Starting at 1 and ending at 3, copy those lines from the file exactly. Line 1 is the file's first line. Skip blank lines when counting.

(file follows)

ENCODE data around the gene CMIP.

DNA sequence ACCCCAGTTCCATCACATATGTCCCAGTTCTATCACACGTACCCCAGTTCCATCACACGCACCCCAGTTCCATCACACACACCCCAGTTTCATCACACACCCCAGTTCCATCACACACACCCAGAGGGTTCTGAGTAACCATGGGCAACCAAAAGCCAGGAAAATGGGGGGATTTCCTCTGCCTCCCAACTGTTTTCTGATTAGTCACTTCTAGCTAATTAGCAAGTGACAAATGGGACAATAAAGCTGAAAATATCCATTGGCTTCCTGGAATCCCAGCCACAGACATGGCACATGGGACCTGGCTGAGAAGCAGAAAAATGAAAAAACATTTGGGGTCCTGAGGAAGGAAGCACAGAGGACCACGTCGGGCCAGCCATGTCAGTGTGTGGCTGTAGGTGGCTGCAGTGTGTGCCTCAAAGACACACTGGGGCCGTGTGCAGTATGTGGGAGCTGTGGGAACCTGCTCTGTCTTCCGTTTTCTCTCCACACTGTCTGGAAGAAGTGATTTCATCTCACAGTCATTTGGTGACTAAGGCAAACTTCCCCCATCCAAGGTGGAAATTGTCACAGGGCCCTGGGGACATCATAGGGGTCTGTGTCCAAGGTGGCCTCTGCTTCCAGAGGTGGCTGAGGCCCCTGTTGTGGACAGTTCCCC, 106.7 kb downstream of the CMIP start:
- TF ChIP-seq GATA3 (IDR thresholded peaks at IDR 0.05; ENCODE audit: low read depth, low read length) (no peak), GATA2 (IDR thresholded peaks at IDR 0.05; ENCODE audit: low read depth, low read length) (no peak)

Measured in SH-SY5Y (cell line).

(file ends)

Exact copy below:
ENCODE data around the gene CMIP.

DNA sequence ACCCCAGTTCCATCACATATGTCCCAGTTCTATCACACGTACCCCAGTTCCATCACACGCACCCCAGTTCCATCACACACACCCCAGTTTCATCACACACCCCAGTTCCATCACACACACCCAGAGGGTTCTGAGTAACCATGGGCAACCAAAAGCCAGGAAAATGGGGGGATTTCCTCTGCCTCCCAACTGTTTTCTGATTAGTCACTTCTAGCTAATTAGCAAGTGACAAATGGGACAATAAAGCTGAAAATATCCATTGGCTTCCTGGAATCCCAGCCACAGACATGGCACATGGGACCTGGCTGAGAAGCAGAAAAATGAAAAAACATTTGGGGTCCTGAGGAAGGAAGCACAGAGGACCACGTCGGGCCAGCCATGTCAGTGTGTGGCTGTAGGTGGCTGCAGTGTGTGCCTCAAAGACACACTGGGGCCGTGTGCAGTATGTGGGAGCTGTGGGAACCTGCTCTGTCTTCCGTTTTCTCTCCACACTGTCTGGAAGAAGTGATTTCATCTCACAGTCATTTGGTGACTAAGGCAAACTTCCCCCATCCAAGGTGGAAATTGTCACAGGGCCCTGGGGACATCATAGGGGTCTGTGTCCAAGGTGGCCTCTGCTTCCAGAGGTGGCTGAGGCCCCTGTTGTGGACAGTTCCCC, 106.7 kb downstream of the CMIP start:
- TF ChIP-seq GATA3 (IDR thresholded peaks at IDR 0.05; ENCODE audit: low read depth, low read length) (no peak), GATA2 (IDR thresholded peaks at IDR 0.05; ENCODE audit: low read depth, low read length) (no peak)